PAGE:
The attorney defendants filed declarations denying the malpractice motivation, alleging they did not learn of Christian Clews’ criminal conduct until after filing the CEQA case appeal, and claiming they believed there were reasonable grounds to pursue the CEQA litigation.  They also filed declarations from two other attorneys, with experience in municipal and environmental law, respectively, averring their opinions that there was good cause to challenge denial of the administrative appeal, and that there was probable cause to challenge the project on the merits.  A Ranch principal averred in a declaration that she retained the defendant attorneys and pursued the CEQA litigation out of her genuine concerns with the school project’s environmental and safety impacts.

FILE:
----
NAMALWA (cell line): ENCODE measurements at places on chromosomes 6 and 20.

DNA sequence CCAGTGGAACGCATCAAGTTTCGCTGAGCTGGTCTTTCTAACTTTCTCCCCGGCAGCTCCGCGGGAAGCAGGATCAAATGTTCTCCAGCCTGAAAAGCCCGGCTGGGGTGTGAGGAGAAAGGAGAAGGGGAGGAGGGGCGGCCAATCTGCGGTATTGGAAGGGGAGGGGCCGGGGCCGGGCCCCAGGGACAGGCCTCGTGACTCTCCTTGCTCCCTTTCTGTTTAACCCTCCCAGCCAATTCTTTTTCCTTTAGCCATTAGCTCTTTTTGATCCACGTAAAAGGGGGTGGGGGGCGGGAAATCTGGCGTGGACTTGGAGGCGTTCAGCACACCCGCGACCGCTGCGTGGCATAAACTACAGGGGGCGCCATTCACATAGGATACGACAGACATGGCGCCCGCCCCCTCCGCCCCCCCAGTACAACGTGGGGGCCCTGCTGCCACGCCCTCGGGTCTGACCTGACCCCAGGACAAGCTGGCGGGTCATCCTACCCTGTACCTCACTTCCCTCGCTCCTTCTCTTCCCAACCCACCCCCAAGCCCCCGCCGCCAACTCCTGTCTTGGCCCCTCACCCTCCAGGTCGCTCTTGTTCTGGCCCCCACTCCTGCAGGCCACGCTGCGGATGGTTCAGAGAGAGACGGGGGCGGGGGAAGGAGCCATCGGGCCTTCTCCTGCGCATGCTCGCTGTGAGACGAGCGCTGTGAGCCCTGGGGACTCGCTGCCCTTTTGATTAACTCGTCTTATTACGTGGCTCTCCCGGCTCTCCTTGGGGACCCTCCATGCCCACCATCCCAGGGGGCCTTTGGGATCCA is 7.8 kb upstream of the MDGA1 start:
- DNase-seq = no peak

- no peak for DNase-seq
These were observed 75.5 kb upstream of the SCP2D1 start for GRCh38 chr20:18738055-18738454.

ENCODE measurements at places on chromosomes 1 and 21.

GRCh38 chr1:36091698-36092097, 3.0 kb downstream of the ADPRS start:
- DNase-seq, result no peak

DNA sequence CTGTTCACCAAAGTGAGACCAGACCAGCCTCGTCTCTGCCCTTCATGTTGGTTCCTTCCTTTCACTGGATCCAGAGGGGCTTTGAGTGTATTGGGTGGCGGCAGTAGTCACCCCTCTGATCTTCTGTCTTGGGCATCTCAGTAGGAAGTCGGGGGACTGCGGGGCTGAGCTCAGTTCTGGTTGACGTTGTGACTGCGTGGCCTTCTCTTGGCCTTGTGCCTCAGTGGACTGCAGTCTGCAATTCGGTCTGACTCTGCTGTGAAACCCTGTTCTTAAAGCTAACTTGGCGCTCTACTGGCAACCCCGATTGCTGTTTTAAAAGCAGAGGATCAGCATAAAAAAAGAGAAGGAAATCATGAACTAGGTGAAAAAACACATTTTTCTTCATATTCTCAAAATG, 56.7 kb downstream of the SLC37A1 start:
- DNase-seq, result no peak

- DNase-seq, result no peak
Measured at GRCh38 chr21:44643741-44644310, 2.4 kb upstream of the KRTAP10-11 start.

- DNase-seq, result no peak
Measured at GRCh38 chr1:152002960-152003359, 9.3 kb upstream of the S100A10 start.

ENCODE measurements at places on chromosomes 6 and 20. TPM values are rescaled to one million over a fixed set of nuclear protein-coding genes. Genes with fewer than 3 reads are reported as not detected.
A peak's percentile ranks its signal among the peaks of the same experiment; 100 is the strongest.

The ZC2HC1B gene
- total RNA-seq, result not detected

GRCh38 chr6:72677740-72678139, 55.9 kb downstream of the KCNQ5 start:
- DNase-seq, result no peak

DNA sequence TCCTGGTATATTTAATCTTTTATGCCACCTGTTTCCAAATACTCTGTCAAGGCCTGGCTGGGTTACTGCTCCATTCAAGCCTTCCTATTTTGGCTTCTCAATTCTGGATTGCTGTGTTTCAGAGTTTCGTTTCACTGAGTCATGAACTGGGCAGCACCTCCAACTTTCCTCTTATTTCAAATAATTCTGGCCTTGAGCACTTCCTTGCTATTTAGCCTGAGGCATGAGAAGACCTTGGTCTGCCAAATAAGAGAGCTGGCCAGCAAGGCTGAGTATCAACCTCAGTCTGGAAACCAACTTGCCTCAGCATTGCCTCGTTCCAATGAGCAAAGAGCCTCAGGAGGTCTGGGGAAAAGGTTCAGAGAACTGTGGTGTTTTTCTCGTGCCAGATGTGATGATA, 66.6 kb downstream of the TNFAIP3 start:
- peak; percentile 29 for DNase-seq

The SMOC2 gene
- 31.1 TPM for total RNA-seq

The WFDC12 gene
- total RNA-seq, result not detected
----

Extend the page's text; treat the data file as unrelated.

Cal Coast filed plaintiff and attorney declarations opposing the anti-SLAPP motion, claiming the Ranch engaged in “bad faith” settlement negotiations, in which they demanded “unreasonable concessions” demonstrating their real purpose to block or force abandonment of the project, and further averring the details of Christian Clews’ criminal arrest and the belief that he wanted to prevent development to keep his criminal activities private.  Cal Coast submitted other declarations from individuals indicating the Ranch had interfered with use and development on the project site in the past, and that Christian had harassed and physically assaulted former owners.